Tuesday, June 26, 2012

Liability for DNV recreational trails?

DNV-sanctioned (and rebuilt) section of "Ladies Only" Trail 
on Mt. Fromme (NSMB.com files)

Liability for recreational trails

18 June 2012
Article by Dianne Saxe

In our December article for Municipal World, we wrote about municipal liability to cyclists for failing to maintain roads in a proper state of repair. Municipalities could similarly find themselves liable as the occupiers of recreational path systems, if the trails are not adequately maintained.
The standard a municipality must meet in ensuring the safety of recreational trail users varies by province. Where Occupiers’ Liability statutes exist, they may require the occupier to take “reasonable care” or may only require the same degree of care as must be shown to a trespasser, namely that it may not act with “reckless disregard” of that person’s presence on their property. The common law is in effect where there is no such statute...

...“Reckless Disregard”

To encourage the creation of recreational trails, the Occupiers’ Liability statutes of British Columbia, Manitoba, Ontario, Prince Edward Island, and Nova Scotia specifically restrict the duty owed by owners and occupiers to recreational trail users. Trail users are deemed to have willingly assumed the risks associated with the trails. The Ontario Court of Appeal described the rationale for this in Schneider v. St. Clair Region Conservation Authority. Thus, a municipality that maintains recreational trails in these provinces only have two duties: not to create a danger with the deliberate intent of doing harm and not to act with reckless disregard of the person’s presence....
Where does DNV liability stand in light of all their sanctioned "amusement park" structure building for mountain biking on our public forest trails? There are miles of wooden structures built: rollercoaster rides, teeter-totters, ladder bridges, jump ramp, wall rides, etc. In a rain forest wood tends to fall apart, with rungs missing or broken, quite frequently -- especially with the wear and tear from bikes constantly riding over them in all sorts of inclement weather?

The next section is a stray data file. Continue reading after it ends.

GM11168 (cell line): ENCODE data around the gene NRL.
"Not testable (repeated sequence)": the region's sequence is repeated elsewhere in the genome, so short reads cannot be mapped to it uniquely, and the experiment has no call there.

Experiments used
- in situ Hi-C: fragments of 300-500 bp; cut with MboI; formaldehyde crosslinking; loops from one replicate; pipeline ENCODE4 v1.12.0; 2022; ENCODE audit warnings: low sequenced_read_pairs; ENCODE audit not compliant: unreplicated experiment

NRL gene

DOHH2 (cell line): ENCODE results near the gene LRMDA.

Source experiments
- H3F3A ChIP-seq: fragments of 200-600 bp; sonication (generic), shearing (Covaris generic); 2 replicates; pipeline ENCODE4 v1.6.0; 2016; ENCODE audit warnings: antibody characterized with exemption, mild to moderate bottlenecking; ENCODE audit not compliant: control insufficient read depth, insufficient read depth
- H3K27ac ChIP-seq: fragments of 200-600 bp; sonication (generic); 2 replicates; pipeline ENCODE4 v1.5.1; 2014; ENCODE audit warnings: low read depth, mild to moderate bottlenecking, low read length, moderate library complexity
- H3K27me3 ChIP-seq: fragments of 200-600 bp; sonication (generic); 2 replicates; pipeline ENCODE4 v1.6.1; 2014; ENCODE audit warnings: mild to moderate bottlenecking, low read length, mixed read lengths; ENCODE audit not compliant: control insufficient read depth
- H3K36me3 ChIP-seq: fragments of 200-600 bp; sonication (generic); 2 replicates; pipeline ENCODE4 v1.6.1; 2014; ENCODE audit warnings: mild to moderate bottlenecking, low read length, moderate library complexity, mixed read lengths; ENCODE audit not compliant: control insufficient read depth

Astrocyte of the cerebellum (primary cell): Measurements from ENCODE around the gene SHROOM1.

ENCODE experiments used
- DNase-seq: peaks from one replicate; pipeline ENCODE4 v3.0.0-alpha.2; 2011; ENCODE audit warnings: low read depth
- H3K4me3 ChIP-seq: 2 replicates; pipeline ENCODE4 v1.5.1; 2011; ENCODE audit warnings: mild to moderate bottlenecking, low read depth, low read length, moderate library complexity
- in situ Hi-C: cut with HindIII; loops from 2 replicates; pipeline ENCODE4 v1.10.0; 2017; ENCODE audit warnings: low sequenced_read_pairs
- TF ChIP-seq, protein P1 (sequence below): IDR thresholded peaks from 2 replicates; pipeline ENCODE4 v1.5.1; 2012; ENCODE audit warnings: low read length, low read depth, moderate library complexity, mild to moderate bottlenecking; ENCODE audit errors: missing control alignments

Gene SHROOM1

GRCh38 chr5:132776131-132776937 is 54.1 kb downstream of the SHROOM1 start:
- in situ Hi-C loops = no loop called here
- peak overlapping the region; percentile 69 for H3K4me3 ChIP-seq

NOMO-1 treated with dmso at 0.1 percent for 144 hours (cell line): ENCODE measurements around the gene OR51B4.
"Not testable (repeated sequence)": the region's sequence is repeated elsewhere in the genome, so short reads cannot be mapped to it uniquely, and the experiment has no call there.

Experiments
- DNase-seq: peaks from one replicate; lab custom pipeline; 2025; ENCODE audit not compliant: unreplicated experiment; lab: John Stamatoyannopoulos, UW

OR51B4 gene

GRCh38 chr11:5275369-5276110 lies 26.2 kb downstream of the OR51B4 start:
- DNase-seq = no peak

DNV trail signage is not always clear to most folk, especially when you have contradictory signage on one stretch of trail, where it starts off as "Hiking Only" trail, then suddenly changes without warning into a "Multi-Use" (hiking and biking) trail. And what are the legal differences between a Mountain Biking "Only"; Mtn Biking "Primary"; and Multi-Use Trails? Signage, like waiver forms, do not always protect against liability, as we see time and time again. Discuss.

Saturday, June 09, 2012

Bill C-38 protested outside Saxton's office

  Conservatives omnibus budget bill could fundamentally change Canada.


Tuesday, June 05, 2012

Is this the best letter ever written on what is really behind high-density on North Shore?

                                             Read more: North Shore's essence squandered


 Why haven't the North Shore's politicians and municipalities ever opted to permanently put into place the necessary bylaws, zoning regulations and legalities that will ensure the protection and preservation of the heritage and character of its original homes and single family neighbourhoods, or the original mature native trees, lush landscapes and prolific gardens that once proliferated on the streets of all its communities?